Not to mention, well, I guess that’s mentioning, the Genically Modified and non-organic stuff that’s passed off as food with respected labels such as Kraft, Uncle Ben’s, Campbells, etc.
    Hope for the best, but consider preparing for the worst, God forbid.
    I agree, a lot of those storage sites are over the top and many use scare tactics to get you to buy their stuff, but there is, I believe a thread of truth to it and we need to be discerning in it.
    Also, canned food is no good for you with all those preservatives and God knows what in it, not to mention the BPA lined cans, which most of them are.
    We bought a deep freeze, are growing our own food for the first time ever and are planning to buy a pressure canner, have a water bath, and stock pot, some canning supplies, still building it, and plan to buy a dehydrator.
    We are stocking up on grains, legumes, oils, etc. Our goal is three month rotational storage, then 6 months, then a year.
    Think of Joseph…
    Well,I’m off my soapbox, but curious Katie, have you thought more about this at all?

    Thanks! Katie

    • Katie says

      I’m actually doing a 2-week series on preparedness (mostly what I want to learn and do, since I am totally a rookie!) the last 2 weeks of May. I’m getting a lot to think about! 😉 Katie

  8. says

    Not to give into fear tho, remember, the Proverbs 31 woman was a wise steward and she could laugh at the future, because she was prepared.
    This makes sense for us because my DH is often out of work in January and February and then we don’t have to worry about having money for food if we can live off of “almost fresh” home canned produce and “almost fresh” frozen produce. We’re switching to mostly a vegetarian diet, so cheaper to eat this way… okay, sorry for taking up so much space! :)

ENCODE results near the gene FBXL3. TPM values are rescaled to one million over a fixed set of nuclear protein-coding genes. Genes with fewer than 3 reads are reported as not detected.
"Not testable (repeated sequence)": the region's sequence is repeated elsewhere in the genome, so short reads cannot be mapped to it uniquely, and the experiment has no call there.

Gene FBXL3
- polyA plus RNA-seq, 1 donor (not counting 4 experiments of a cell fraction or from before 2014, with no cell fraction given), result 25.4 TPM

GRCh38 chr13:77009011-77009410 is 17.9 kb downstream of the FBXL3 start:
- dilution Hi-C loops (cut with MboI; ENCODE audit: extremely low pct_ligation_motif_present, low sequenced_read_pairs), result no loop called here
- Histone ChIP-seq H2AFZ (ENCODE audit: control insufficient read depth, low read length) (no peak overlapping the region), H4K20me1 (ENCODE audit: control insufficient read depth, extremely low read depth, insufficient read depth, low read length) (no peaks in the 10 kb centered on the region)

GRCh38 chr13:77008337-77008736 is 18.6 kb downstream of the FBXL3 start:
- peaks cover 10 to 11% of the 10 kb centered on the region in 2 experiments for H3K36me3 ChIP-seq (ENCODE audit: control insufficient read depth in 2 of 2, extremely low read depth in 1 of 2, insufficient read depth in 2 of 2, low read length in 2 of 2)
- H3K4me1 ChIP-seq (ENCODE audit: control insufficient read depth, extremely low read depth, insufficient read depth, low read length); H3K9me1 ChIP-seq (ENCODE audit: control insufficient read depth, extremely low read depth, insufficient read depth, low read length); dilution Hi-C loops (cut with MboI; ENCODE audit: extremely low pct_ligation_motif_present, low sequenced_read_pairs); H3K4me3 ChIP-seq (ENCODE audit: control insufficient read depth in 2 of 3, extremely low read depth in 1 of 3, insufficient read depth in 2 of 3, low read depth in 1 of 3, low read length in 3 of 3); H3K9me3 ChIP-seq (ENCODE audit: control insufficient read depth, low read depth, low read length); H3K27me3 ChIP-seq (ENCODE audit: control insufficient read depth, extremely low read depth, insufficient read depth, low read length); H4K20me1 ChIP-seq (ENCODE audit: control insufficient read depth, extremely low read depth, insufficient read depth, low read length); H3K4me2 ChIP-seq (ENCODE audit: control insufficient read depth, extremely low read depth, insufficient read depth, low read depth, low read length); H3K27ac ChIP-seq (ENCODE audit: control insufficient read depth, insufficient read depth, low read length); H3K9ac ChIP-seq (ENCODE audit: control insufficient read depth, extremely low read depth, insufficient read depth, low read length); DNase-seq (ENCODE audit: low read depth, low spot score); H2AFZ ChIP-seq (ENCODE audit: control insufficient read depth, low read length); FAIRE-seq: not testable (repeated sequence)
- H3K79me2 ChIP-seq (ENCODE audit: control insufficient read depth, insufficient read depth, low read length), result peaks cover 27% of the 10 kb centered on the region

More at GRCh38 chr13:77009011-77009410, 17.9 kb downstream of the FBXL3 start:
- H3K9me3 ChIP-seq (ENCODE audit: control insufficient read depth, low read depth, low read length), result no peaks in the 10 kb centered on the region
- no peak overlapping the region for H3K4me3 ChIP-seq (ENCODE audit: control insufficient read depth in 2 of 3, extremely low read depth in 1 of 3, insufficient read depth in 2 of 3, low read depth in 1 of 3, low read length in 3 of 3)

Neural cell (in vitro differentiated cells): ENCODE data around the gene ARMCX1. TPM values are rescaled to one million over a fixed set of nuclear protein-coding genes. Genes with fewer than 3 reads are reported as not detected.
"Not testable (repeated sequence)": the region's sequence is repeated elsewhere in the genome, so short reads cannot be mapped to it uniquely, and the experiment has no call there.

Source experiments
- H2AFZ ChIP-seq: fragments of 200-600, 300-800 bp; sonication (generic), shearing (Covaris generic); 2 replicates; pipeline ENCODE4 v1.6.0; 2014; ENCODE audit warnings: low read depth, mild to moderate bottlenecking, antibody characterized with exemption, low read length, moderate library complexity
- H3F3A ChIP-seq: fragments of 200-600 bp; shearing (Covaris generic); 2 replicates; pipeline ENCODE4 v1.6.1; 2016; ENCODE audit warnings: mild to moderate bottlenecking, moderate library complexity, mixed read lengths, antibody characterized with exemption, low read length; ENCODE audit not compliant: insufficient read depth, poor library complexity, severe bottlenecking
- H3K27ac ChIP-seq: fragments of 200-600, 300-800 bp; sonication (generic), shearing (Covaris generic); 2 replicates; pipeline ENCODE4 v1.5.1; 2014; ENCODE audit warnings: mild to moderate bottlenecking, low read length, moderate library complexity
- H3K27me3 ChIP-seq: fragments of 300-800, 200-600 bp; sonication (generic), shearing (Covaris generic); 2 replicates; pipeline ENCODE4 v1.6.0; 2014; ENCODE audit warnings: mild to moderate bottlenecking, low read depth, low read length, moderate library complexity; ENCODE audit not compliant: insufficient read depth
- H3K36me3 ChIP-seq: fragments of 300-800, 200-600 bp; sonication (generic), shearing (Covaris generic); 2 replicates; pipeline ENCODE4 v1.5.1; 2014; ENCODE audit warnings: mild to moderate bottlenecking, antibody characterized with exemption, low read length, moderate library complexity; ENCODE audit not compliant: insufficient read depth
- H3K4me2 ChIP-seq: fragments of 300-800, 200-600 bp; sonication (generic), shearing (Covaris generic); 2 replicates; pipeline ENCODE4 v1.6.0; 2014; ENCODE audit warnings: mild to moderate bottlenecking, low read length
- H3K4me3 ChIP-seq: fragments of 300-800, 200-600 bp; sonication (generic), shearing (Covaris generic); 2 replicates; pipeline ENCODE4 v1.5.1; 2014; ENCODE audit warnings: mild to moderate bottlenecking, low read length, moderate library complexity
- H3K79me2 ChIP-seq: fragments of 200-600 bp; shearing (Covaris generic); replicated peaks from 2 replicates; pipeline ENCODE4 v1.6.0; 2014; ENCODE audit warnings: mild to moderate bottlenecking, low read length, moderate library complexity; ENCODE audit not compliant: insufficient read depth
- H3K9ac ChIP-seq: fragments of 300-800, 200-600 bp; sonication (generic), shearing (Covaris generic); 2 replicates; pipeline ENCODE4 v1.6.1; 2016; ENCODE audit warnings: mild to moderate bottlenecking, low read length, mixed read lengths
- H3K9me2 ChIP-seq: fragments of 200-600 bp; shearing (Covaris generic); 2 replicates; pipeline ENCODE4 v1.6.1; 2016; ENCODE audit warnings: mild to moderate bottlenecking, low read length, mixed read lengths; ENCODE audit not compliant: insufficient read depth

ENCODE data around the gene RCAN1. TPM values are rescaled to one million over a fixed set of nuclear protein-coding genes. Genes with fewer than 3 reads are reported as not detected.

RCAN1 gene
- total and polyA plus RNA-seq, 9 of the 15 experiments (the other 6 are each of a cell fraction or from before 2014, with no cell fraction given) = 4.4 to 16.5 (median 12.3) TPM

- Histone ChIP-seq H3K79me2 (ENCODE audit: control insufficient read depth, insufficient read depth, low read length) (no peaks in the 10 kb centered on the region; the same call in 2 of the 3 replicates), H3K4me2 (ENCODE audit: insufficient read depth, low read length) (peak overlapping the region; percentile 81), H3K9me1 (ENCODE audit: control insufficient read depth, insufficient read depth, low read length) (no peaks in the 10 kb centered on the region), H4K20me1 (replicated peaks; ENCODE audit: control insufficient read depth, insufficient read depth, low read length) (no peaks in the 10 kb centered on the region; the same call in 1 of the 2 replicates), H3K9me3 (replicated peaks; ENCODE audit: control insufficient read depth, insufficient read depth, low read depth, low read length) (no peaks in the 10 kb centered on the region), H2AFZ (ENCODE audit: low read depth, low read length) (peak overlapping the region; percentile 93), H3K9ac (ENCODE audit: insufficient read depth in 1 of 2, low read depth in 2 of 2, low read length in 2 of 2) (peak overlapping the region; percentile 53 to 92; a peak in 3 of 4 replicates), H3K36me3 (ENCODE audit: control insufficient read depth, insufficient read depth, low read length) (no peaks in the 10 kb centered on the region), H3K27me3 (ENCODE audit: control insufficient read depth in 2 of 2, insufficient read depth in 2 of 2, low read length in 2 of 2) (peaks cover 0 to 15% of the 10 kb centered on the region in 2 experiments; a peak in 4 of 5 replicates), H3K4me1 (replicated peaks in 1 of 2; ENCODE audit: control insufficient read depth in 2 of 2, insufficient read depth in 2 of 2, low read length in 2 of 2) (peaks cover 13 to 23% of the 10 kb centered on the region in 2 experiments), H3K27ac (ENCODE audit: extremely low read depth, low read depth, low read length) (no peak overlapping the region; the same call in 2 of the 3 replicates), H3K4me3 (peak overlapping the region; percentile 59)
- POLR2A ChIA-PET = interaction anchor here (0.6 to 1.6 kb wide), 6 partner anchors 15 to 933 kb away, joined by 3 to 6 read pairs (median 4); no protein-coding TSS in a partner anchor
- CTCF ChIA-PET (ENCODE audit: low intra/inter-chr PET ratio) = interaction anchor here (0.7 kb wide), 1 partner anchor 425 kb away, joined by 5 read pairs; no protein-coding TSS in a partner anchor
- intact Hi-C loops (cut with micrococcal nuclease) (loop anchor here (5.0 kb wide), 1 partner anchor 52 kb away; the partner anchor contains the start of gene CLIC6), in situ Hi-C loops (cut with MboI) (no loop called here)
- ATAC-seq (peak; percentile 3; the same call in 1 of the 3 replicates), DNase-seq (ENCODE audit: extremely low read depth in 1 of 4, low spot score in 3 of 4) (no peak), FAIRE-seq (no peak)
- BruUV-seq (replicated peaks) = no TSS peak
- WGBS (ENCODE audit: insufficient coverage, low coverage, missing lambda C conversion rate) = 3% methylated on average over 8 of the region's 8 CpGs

9. says

    This is a wonderful post on an issue that deserves much more attention! I don’t think store-bought canned foods are necessary at all. You have a great list of better options. Canning can our own foods instead of buying nutrient-free, BPA- contaminated cans is obviously a better choice. Dehydrating is good, too. A better option for preparedness would be to invest in a solar generator for a freezer. No, I don’t have one, but if you’re going to put money into building a storehouse of food, why not make it healthier?
    I’ve always thought it would be wiser and more loving to provide food banks with real food. My local newspaper featured a local food bank that does this! I don’t think it’s that common, though. It was a “new idea” that some college students started. My thoughts on giving food to the needy is that we should give them the best and not leftovers…the can that’s about to expire or that box of processed stuff no one ate. (My mom did this.) Not only should we have this heart attitude, but providing them with real food=less health problems that will save taxpayers money. :)

    • Katie says

      Courtney – thank you! Attention to the idea is coming in the next 2 weeks at KS. I just bought some brown rice and a bunch of cans of beans for a food drive this Saturday. Canned with BPA, yes, but I know that too many people don’t know how to cook dried beans, so I feared they’d go to waste.
      Thanks! :) Katie

      • says